My general plan, incorporating the ‘in person’ strategy, is to stick fast, stay strong and be there for what I’ve committed to and promised to be there for.  Beyond that, I’ll have to evaluate my options, weigh the pros and cons and bravely stick my hand out and introduce myself to someone or something I don’t know.  That’s how I’m going to shake things up if that’s what I choose to go for.  It’s as simple as that.

COM015 Blog Post #2: Strengths (eating food) & Weak (eating too much food) Organizations

I’m very much on a food and drink kick these days so please don’t read this post hungry! Or at least don’t click on the links! The organizations that I feel have impressive social media strategies, based solely on their web and social media presence, and that just happen to be focused on food and drink are: Pete’s and David’s Tea.  These two organizations also happen to combine food and drink with my other passion – Canadiana.  And just to prove that I’m not automatically swayed by pictures of exotic fruit or the promise of the ‘holiday collection’ I will also highlight an organization, related to food and drink, that needs to adopt a social media strategy: The Tea Store (in Ottawa’s Byward Market).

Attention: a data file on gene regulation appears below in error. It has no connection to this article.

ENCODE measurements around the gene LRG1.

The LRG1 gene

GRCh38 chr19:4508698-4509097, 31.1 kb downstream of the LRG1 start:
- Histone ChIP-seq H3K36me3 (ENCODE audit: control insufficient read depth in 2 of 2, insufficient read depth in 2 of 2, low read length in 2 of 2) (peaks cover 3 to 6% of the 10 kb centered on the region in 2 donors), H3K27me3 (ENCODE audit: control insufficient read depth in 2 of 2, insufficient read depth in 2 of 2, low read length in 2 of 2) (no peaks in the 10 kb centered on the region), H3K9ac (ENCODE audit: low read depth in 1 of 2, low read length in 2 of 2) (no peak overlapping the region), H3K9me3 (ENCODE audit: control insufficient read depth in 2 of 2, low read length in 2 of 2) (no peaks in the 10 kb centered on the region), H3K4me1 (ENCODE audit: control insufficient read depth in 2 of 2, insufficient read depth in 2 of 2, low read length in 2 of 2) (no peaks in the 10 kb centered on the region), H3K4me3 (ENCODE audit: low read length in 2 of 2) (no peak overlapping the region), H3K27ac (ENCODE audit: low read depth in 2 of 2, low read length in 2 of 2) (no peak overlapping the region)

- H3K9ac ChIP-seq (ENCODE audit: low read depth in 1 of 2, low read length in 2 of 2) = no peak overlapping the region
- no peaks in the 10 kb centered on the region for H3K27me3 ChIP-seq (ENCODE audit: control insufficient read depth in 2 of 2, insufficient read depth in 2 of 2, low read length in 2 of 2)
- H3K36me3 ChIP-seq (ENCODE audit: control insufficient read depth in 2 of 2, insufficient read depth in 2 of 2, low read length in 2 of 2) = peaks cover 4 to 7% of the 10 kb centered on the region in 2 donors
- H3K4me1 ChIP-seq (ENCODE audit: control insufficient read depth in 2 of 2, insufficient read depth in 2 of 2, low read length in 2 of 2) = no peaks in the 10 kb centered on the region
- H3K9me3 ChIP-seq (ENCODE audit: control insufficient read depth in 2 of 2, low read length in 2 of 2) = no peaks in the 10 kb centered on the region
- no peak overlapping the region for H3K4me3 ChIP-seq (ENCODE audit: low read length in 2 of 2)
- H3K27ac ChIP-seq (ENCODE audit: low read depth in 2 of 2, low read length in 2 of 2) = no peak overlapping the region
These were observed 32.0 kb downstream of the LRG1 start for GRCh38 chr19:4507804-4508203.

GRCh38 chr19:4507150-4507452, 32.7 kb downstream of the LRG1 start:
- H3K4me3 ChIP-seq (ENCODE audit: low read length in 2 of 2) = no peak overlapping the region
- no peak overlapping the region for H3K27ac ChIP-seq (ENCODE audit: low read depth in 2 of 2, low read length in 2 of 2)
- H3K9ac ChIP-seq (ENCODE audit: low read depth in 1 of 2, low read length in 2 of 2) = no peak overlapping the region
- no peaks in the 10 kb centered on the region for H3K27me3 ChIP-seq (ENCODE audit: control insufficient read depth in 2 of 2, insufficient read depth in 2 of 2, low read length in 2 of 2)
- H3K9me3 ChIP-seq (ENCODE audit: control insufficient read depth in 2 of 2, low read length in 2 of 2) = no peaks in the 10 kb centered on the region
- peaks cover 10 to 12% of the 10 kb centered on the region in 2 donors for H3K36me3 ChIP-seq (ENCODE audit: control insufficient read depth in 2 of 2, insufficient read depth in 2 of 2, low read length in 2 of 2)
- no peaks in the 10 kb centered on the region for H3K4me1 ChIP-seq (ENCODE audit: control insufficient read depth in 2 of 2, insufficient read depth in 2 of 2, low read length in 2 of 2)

My initial draw is, alas, my (sometimes overwhelming) love for food and drink, but I also enjoy following (or liking) brands and organizations that I actually support because I feel like there’s an added feeling of ‘connection’ via the social media channel to brands that I don’t always get to visit on a regular basis.  Social media is a way for me to keep in touch with brands without actually having to get into a specific physical location and I like being part of the ‘community’ that looks at pictures of delicious grapefruit, copies out tea latte recipes etc.

On one hand…

Pete’s

I think that Pete’s is doing a lot of things really well on social media.  Pete’s presence includes Twitter, Facebook and Pinterest.  The content on Twitter and Facebook is similar – which is not unusual for organizations.  Although the content appears differently it’s still easy to find the same general storylines.  Pete’s seems to be really active which I think is necessary for an organization, a company, that is centered on produce and subsequently, customer service.  This recent post shows that the company interacts with their customers on social media, for good or bad.